If you’re an independent self-storage operator struggling to compete against larger companies with deep pockets, you may want to consider hiring a third-party manager.
When you hire an experienced third-party management company, you’re tapping into the wealth of knowledge it has gained by running other facilities like yours. Typically paid between 4 percent and 6 percent of your gross revenue, third-party managers have a vested interest in maximizing your profit.
Bill Alter, an Arizona real estate broker who specializes in self-storage properties, said he’s a proponent of third-party managers. “They bring economies of scale to your operations that allow you to compete,” he said. “Operators who run their own properties can’t possibly afford the advertising and promotion that is required to compete against the big guys.”
However, some self-storage operators might balk at giving up control to a third-party manager.
Growing Your Business
By assuming management of small self-storage facilities, some large operators create another source of revenue for themselves. They also become familiar with businesses they might want to buy someday.
Meanwhile, third-party managers strive to help you get top dollar for your units, attract new business and retain existing customers. They’re experienced at optimizing online advertising so that potential customers can easily find your business on the Internet.
Also, they may be able to gain lower prices for supplies and services, as representing several facilities gives them more bargaining power. They typically take over the training of on-site management teams and oversee repairs and improvements.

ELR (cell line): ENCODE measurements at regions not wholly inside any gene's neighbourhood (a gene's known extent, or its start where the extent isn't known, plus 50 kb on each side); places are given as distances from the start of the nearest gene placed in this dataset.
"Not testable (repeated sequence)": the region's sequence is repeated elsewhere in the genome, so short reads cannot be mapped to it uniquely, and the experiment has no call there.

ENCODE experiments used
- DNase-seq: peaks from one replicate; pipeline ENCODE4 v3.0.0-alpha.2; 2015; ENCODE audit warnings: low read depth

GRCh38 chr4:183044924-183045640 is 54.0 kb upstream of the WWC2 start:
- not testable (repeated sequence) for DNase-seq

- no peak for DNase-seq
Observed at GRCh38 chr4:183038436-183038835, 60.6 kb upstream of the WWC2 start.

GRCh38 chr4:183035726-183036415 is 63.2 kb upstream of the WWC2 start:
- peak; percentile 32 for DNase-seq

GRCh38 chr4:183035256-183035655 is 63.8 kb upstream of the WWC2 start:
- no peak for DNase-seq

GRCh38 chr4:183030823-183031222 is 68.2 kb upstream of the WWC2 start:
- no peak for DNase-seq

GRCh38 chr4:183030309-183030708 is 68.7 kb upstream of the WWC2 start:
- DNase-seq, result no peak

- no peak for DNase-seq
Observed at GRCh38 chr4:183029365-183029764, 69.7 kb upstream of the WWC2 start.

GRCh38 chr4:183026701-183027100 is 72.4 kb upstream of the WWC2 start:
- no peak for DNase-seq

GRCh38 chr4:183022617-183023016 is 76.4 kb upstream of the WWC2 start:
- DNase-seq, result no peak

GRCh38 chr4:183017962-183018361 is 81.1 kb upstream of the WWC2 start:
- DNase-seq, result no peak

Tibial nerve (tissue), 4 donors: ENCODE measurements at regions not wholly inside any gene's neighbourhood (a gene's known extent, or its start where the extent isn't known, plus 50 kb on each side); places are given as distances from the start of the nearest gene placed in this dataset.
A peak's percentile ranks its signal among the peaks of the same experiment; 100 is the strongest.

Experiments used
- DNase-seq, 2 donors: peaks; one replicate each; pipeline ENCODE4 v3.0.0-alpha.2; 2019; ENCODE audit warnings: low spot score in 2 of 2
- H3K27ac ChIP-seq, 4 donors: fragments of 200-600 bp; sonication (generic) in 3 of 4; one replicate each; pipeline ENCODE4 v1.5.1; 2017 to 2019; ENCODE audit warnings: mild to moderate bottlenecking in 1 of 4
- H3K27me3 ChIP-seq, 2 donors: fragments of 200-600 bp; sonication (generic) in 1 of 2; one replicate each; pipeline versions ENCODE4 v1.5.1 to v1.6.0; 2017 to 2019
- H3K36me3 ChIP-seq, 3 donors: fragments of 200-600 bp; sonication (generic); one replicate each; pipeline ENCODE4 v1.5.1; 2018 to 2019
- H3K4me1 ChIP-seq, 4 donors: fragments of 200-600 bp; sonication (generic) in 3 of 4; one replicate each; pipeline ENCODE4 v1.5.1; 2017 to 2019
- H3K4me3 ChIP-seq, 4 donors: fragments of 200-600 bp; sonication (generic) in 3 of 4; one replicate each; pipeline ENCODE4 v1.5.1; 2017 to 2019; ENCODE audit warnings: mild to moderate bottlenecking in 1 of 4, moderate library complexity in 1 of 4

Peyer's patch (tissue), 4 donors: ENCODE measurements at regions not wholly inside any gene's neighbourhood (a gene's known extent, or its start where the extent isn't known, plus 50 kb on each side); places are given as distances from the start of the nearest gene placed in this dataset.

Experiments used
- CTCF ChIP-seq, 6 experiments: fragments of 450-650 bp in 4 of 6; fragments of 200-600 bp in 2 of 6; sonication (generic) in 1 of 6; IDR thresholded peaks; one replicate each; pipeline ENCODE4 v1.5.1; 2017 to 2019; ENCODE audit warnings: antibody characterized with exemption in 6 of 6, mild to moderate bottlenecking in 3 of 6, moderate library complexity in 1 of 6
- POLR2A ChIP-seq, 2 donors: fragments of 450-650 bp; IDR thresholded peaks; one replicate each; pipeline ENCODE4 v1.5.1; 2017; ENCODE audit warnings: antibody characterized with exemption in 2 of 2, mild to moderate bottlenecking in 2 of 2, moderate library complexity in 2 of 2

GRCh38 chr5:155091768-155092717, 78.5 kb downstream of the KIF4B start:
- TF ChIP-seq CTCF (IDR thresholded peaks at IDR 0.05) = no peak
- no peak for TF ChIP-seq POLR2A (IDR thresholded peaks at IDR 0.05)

“You step pretty much out of the picture,” Alter said.
For some people, the down side of third-party management is the loss of control. Management agreements typically give these companies broad authority over how your business is run. “If you are micro-manager with a strong need to control and oversee your business, this would not work for you,” Alter said.
Sometimes, outsourcing your management can make your business more attractive to banks when you need to borrow money for improvements. If you are an inexperienced facility operator who operates independently, you could be viewed as a greater loan risk.
Before you decide to turn over management of your self-storage facility over to someone else, make sure you’ll be getting your money’s worth, said economist Eric Tyson, author of the “Small Business for Dummies.”
“The considerations would be what they are actually doing for that 6 percent (fee),” Tyson says. “Are the tasks they are undertaking things that you don’t enjoy or don’t have the expertise to do? It’s essential that you interview multiple companies that do this and have them describe to you how they can add value.”
Finding a Third-Party Manager
Not all management companies perform at the same level. If you turn over your property to an incompetent company, you’re likely to lose money in the long run. If a company is qualified, it should be able to tell you exactly what can be done to improve your profitability.
Tyson said your goal should be to avoid ending up with a company that collects fees without making a meaningful contribution. Be sure to ask for references and check them out.
Boosting profit isn’t the only reason to hire a third-party manager.